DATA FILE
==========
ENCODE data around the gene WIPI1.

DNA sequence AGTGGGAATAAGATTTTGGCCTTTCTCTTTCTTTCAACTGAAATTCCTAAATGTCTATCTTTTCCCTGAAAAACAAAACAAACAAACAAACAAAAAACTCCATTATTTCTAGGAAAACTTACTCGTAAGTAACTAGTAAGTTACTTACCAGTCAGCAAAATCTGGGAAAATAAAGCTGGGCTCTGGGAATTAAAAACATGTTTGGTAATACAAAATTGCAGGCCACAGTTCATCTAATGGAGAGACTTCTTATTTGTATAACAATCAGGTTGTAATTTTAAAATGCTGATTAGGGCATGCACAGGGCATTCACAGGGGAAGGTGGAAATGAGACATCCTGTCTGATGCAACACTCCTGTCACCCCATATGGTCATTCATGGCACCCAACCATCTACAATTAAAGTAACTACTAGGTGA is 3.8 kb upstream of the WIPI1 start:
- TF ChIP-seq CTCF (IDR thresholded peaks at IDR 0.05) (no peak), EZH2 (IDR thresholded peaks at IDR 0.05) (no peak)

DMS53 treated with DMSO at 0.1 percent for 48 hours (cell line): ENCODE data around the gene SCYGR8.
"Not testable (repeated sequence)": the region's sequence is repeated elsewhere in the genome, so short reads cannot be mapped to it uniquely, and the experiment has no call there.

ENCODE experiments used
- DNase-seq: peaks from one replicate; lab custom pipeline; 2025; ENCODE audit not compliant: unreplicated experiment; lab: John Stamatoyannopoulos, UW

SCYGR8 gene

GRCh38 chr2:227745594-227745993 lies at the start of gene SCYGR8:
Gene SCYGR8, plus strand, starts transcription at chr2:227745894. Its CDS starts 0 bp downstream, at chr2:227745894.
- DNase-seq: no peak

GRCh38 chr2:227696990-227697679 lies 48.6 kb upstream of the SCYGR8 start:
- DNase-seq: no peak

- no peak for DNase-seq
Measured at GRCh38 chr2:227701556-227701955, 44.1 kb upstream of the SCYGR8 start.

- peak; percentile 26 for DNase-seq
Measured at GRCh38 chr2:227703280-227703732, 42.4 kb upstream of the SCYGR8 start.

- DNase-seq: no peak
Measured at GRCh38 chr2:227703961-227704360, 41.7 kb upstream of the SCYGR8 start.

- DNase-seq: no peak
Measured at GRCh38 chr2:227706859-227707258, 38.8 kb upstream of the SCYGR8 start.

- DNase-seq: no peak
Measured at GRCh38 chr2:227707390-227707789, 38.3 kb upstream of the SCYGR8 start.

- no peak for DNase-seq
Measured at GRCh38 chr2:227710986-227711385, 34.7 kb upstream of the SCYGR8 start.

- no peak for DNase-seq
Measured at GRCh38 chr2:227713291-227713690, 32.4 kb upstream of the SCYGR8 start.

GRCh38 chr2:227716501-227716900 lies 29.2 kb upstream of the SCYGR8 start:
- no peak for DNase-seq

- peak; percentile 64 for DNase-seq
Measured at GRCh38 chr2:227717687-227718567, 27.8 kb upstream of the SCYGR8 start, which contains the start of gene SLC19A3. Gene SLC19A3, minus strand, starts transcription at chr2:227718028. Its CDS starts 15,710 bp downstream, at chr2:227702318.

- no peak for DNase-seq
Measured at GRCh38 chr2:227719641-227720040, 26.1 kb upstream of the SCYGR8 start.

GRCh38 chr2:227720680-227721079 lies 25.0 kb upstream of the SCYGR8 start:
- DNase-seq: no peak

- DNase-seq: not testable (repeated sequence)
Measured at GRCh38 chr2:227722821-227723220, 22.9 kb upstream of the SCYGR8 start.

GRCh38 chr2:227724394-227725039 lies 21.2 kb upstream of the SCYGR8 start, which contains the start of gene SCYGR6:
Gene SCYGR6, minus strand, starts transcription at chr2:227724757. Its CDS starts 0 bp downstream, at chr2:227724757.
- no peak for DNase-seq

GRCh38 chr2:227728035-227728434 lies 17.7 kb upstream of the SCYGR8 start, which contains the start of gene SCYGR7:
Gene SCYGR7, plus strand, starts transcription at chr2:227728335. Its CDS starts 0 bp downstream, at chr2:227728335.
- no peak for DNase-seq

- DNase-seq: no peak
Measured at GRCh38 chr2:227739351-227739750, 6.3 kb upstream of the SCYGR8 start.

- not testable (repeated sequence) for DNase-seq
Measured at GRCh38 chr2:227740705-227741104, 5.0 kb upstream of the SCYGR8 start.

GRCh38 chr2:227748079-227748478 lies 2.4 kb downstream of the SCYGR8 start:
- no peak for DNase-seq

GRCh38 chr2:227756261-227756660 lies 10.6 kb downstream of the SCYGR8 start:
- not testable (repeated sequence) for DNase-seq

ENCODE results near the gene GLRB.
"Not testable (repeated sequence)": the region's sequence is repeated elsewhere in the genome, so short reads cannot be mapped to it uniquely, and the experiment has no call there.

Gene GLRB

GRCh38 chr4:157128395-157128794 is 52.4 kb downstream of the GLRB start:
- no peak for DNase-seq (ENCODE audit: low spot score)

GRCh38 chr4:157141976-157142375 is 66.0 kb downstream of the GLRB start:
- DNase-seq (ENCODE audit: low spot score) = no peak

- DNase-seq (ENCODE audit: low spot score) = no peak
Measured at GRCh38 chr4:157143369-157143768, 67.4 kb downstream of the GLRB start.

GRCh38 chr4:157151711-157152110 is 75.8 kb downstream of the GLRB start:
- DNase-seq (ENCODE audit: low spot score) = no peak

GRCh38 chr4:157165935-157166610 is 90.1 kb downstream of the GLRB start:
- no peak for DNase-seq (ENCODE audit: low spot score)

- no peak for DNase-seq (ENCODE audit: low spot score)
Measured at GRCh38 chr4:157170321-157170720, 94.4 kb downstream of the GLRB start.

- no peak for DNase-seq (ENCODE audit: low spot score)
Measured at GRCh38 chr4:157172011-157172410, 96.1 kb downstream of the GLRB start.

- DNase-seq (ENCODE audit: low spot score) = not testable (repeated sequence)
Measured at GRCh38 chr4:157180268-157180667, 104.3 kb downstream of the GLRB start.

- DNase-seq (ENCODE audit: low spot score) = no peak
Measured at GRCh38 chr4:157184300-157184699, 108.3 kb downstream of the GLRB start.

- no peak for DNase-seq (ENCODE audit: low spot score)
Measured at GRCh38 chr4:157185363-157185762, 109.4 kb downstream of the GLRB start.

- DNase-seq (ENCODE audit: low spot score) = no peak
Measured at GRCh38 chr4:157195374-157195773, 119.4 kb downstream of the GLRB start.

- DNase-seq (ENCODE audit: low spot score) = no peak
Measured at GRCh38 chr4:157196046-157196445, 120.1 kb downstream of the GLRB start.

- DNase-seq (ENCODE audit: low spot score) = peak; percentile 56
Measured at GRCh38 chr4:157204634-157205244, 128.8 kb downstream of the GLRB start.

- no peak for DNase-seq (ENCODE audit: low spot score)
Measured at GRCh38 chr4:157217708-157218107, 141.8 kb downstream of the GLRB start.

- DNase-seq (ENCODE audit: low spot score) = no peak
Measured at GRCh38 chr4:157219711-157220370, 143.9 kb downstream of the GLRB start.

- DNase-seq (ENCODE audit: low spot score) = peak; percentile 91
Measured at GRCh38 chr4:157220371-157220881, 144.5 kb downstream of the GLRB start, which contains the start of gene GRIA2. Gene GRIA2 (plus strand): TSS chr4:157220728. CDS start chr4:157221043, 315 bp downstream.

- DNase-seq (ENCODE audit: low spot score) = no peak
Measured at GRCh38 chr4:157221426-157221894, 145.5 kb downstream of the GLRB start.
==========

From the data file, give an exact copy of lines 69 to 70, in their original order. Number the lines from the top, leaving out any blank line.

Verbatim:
- DNase-seq (ENCODE audit: low spot score) = not testable (repeated sequence)
Measured at GRCh38 chr4:157180268-157180667, 104.3 kb downstream of the GLRB start.